The German Federal Patent Court (BPatG) has decided that the word mark “Black Friday” will continue to enjoy trademark protection. In other words, the term “Black Friday” remains a registered trademark and may not be used without permission. 

However, the BPatG also considers that the term “Black Friday” does not enjoy full trademark protection when used for “analytics platforms for marketing & e-commerce,” the “organization and implementation of advertising events,” the “planning of advertising measures,” the “distribution of advertisements,” “advertising on the Internet for third parties” or any of several other services related to advertising. These include retail and wholesale services for consumer electronics, as numerous online campaigns in this area existed before the trademark application was filed. The term may be used without a license for the services mentioned.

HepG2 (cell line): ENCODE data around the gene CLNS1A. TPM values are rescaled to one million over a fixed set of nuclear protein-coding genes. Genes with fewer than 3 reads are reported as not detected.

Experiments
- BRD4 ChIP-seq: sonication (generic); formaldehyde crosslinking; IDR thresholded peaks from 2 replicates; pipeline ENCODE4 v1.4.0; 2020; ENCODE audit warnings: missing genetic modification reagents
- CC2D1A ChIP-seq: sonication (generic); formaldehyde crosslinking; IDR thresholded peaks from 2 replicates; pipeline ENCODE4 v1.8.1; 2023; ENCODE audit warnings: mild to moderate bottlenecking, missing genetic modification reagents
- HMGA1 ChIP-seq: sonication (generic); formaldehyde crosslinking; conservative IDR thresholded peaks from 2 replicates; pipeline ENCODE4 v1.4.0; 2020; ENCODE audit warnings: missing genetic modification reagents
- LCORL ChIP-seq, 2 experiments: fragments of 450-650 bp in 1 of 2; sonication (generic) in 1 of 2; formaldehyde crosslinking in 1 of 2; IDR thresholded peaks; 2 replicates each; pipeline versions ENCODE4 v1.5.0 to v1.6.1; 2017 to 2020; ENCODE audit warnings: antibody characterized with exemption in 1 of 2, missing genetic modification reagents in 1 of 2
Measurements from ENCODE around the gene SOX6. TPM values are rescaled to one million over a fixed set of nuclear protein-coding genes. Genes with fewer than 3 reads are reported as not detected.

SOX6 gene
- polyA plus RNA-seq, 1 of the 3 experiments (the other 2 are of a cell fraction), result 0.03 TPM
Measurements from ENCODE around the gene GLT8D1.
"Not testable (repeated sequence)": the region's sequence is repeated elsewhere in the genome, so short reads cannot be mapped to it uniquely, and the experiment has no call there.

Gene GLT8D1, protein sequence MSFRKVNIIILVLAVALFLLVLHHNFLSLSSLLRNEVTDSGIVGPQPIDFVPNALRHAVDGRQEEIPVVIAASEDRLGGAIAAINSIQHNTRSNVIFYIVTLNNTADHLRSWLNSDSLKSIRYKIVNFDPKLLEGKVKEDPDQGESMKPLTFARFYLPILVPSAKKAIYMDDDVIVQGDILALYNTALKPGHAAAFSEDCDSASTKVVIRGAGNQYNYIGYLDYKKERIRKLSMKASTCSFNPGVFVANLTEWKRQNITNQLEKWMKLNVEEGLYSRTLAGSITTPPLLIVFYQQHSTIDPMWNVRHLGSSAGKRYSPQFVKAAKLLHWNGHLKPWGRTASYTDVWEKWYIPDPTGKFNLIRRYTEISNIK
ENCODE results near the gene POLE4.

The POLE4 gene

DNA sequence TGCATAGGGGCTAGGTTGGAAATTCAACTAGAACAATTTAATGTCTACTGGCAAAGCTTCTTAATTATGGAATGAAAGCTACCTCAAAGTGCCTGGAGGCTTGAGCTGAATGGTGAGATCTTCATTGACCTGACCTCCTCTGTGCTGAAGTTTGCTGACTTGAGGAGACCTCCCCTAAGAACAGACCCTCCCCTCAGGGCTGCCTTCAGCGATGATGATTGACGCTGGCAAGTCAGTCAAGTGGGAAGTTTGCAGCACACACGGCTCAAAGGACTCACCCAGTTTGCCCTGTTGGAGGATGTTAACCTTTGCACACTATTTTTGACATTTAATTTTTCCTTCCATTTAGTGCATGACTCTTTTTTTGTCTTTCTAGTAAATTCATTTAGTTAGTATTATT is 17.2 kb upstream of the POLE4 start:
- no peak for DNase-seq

With this decision, the BPatG has drawn only a preliminary boundary to calm the long-standing dispute over “Black Friday.” The term was registered as a trademark at the German Patent and Trademark Office (DPMA) in 2013. The owner of the trademark is Super Union Holdings Limited of Hong Kong. Initially, about a dozen companies, including the payment service provider Paypal and the sports shoe manufacturer Puma, succeeded in getting the DPMA to revoke word mark protections for “Black Friday,” but Super Union appealed the decision.

The disputes in Germany, however, are not over. In April, the Regional Court (LG) of Düsseldorf will hear the main proceedings on the question of whether Super Union filed a wrongful warning against the Internet portal for trademark infringement. The portal’s operator also claims to have filed suit with the Regional Court of Berlin in November 2019 for revocation of the trademark over its non-use.